This change from a physiologic rest position to an accommodated rest position occurs when the mandibular trajectory of closure is not coincident with the TMJ/neuromuscular trajectory of closure. This trajectory is directly affected by how the teeth meet-their "occlusal relationship" and how their proprioceptive input causes a change in jaw position forcing muscles to function at less than their optimal lengths.
This all results in the musculature and TMJ's existing in a "stressed" condition. The subjective symtoms are similar to intacapsular problems including joint pain as well as muscle dysfunction such as spasm and myofascial trigger points. No joint noises are found with extracapsular disorders.
A strong and direct biomechanical relationship exists between all the muscles of the head and neck. As a result of reciprocal muscle function, dysfunction and pain in the head and face muscles, frequently results in dysfunction and pain in the cervical muscles-neck pain- that can eventually involve the whole upper back. Due to unbalanced posturing of muscles of the head neck and shoulders, these patients maintain what is called a forward head posture.
Neurologically there is a strong relationship between the head and neck muscles and the ear. Ear symptoms, including congestion, pain, buzzing, ringing and even loss of hearing are frequently found in craniomandibular disorders.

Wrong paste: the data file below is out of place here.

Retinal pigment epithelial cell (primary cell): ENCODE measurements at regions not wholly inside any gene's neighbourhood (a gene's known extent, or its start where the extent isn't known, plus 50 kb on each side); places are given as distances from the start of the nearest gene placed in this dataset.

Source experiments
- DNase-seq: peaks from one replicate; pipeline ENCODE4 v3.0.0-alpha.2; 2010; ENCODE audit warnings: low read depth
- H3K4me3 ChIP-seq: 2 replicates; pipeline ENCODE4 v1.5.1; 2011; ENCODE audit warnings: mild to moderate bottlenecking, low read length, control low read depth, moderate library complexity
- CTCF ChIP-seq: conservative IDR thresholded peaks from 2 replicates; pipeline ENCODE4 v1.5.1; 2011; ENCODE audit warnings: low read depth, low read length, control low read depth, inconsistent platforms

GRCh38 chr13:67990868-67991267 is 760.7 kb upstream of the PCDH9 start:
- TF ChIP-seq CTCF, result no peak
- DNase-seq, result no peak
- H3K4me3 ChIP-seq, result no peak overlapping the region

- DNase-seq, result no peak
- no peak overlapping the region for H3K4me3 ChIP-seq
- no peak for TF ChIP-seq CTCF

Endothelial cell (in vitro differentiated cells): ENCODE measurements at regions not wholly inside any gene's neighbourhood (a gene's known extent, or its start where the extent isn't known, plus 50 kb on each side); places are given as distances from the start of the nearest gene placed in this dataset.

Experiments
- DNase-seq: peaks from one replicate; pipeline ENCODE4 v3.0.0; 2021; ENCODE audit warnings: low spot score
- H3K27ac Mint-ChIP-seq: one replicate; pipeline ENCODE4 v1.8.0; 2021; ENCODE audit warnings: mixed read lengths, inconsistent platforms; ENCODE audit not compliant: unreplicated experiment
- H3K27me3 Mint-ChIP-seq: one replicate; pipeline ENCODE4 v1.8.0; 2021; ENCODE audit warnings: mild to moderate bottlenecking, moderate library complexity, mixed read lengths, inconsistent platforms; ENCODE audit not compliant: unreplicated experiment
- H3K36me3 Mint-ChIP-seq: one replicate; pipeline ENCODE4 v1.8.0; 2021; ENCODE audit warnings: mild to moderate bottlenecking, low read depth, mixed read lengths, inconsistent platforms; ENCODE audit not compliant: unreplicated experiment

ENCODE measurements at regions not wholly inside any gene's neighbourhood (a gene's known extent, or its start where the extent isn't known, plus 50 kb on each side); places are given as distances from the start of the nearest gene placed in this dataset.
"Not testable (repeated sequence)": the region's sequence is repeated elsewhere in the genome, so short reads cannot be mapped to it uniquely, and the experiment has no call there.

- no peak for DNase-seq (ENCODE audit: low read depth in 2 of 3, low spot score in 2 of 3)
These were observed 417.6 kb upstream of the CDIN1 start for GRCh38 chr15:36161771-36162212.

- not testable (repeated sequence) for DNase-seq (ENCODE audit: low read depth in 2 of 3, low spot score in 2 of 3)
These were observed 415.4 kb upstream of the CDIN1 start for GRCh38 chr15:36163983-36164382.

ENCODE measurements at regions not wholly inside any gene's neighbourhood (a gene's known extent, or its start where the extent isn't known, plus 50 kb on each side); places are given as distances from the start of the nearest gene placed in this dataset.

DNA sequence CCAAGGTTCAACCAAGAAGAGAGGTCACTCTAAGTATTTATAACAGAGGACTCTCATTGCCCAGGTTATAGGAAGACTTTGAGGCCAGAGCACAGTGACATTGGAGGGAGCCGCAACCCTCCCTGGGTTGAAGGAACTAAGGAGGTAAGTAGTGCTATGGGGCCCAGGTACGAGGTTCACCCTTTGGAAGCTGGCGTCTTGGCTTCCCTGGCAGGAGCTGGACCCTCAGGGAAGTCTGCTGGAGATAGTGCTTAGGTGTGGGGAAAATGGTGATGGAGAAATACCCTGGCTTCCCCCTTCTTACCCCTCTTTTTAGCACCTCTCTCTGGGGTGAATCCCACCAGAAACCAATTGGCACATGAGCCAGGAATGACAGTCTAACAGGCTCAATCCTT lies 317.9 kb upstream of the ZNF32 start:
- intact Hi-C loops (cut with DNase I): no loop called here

The best way to treat these symptoms is to establish their origin, by using the sophisticated diagnostic techniques of Neuromuscular Dentistry, evaluating the results to determine the best course of treatment. These can include Orthotics, Orthodontics, correction of existing restorations—all the way up to full-mouth rehabilitation where indicated for orthopedic and musculoskeletal stabilization. Finding the best treatment for them not only repairs the damage that has been done, but also prevents them from getting worse and stabilizes their physical condition at its optimal point.
You are central to the process: the more accurately you describe your symptoms (and your goals), the more precisely we can test for and diagnose the best course for treating and attaining them. When a patient chooses the benefits of the diagnostic process, they can look forward to a thorough discussion of the test results in order to be able to select the options that seem most promising for long-range comfort. The process works like this: